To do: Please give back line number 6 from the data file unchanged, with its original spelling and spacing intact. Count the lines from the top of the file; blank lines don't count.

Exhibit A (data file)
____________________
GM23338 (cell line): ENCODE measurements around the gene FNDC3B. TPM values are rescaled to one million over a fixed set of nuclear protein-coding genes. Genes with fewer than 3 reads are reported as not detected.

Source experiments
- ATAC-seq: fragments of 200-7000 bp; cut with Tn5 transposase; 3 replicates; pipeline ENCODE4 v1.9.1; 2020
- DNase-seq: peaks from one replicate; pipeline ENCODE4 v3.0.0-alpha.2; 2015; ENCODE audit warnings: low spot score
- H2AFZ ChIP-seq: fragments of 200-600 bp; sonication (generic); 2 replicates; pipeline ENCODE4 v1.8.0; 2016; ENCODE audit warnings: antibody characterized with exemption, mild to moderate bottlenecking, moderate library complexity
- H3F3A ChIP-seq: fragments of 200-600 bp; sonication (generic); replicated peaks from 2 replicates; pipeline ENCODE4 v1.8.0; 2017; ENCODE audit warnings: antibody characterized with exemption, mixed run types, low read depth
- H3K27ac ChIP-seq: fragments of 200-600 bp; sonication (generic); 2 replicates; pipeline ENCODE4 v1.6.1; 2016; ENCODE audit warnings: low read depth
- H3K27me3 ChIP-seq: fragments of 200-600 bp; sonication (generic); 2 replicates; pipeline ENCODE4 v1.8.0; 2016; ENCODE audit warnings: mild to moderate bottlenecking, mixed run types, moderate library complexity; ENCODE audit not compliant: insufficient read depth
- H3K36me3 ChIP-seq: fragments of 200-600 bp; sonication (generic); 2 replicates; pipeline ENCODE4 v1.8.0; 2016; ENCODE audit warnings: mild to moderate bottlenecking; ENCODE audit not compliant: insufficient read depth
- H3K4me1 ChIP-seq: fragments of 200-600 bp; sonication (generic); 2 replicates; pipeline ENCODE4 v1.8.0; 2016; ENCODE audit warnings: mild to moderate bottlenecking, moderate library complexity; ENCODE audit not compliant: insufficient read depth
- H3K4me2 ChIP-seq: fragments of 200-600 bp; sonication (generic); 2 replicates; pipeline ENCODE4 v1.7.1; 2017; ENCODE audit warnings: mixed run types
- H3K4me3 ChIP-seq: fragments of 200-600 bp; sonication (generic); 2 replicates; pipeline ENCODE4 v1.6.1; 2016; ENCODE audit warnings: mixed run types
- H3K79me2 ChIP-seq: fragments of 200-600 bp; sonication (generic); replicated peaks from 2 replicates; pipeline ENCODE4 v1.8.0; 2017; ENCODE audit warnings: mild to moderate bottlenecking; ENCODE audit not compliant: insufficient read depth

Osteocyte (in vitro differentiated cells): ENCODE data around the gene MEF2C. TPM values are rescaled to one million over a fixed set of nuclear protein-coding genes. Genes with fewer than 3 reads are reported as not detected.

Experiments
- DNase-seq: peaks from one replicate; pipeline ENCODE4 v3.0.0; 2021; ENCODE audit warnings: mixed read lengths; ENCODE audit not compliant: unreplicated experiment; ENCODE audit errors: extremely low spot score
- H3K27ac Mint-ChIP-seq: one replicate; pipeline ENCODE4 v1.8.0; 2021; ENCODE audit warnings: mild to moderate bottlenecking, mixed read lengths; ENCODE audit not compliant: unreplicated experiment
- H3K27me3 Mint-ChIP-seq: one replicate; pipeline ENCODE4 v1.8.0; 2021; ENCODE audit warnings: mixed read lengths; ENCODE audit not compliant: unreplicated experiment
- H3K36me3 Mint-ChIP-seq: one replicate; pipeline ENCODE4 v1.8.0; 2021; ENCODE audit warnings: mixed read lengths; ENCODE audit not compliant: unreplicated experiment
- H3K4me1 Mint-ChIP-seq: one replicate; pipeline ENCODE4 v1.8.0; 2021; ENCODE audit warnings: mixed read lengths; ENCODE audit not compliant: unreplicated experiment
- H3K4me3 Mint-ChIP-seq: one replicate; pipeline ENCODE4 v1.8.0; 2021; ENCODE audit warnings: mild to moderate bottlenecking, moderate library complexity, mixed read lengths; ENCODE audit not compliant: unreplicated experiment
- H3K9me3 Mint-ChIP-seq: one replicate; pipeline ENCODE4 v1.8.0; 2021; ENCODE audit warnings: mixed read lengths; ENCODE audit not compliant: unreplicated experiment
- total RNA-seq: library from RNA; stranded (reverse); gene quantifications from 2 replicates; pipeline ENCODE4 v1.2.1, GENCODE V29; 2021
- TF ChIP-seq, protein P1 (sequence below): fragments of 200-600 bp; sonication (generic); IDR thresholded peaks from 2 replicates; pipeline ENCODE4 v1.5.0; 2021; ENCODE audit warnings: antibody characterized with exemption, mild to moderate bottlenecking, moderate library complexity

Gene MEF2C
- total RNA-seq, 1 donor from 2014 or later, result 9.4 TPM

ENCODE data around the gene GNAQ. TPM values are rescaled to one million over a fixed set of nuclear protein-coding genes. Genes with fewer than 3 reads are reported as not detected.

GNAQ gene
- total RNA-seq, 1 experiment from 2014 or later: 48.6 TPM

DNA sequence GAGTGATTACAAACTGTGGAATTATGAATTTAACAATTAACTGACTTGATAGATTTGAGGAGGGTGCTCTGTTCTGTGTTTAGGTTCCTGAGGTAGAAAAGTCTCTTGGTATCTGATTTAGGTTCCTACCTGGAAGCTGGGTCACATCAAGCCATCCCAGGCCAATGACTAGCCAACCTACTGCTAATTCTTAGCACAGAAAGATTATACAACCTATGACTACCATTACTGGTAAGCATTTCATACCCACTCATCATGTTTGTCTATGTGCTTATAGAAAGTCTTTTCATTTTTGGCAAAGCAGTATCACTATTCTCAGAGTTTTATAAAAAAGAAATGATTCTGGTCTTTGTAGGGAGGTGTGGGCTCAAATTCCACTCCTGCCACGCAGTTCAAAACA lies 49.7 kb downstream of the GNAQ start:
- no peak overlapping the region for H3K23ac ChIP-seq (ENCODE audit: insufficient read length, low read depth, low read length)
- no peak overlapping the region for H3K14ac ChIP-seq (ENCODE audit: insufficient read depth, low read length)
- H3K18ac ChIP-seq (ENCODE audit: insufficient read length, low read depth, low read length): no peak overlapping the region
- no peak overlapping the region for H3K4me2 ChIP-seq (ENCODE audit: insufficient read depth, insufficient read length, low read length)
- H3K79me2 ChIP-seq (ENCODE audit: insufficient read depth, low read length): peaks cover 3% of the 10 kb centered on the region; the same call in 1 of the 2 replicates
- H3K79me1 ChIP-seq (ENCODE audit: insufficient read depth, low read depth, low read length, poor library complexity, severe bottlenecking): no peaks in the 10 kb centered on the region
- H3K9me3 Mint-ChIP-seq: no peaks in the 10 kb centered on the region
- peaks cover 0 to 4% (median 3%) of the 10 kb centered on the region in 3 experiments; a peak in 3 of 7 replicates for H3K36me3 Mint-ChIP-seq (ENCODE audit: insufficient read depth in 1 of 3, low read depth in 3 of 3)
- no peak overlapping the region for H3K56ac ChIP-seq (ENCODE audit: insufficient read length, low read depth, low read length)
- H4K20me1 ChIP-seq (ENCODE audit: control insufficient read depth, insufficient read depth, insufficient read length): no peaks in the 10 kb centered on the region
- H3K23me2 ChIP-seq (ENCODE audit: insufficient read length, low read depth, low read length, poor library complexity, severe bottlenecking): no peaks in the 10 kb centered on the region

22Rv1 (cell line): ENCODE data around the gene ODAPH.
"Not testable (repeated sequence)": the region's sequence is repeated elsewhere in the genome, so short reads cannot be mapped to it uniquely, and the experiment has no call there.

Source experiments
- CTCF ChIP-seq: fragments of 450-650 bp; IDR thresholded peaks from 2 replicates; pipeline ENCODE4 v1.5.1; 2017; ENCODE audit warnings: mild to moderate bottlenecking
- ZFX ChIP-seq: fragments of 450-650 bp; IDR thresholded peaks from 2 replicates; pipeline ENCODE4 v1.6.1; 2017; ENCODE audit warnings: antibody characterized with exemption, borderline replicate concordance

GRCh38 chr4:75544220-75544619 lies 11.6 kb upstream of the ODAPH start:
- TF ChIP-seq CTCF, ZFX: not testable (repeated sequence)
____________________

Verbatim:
- H3F3A ChIP-seq: fragments of 200-600 bp; sonication (generic); replicated peaks from 2 replicates; pipeline ENCODE4 v1.8.0; 2017; ENCODE audit warnings: antibody characterized with exemption, mixed run types, low read depth